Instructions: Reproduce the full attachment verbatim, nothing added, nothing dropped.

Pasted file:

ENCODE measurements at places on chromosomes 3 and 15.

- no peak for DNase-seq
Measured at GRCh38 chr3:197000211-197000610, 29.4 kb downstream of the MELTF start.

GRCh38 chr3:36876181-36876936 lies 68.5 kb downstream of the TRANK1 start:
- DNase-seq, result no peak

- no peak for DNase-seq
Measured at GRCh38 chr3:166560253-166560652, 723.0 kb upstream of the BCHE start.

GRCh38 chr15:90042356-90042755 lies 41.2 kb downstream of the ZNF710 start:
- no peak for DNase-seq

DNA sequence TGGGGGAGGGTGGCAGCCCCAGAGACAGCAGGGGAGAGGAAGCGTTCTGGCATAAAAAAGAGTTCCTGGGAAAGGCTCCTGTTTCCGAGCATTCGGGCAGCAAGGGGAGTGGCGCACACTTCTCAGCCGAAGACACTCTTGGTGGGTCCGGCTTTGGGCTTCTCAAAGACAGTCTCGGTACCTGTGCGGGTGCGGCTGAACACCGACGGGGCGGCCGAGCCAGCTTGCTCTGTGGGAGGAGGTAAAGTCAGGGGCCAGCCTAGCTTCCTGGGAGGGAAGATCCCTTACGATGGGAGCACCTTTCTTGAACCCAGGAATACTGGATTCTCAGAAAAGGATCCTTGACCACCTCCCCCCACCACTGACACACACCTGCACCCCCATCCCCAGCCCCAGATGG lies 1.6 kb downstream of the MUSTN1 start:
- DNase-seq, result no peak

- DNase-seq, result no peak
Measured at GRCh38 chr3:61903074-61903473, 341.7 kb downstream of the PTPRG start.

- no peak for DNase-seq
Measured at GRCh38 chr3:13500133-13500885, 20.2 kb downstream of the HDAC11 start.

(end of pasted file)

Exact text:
ENCODE measurements at places on chromosomes 3 and 15.

- no peak for DNase-seq
Measured at GRCh38 chr3:197000211-197000610, 29.4 kb downstream of the MELTF start.

GRCh38 chr3:36876181-36876936 lies 68.5 kb downstream of the TRANK1 start:
- DNase-seq, result no peak

- no peak for DNase-seq
Measured at GRCh38 chr3:166560253-166560652, 723.0 kb upstream of the BCHE start.

GRCh38 chr15:90042356-90042755 lies 41.2 kb downstream of the ZNF710 start:
- no peak for DNase-seq

DNA sequence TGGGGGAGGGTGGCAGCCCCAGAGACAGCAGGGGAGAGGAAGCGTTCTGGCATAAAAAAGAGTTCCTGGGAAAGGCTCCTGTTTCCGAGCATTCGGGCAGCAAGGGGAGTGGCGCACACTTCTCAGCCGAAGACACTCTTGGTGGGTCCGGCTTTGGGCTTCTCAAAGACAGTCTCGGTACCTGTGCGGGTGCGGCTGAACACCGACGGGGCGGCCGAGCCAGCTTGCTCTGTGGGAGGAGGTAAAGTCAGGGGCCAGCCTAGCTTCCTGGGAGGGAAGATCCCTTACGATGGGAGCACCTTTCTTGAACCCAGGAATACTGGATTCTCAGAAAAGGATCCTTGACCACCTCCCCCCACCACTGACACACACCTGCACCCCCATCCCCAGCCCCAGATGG lies 1.6 kb downstream of the MUSTN1 start:
- DNase-seq, result no peak

- DNase-seq, result no peak
Measured at GRCh38 chr3:61903074-61903473, 341.7 kb downstream of the PTPRG start.

- no peak for DNase-seq
Measured at GRCh38 chr3:13500133-13500885, 20.2 kb downstream of the HDAC11 start.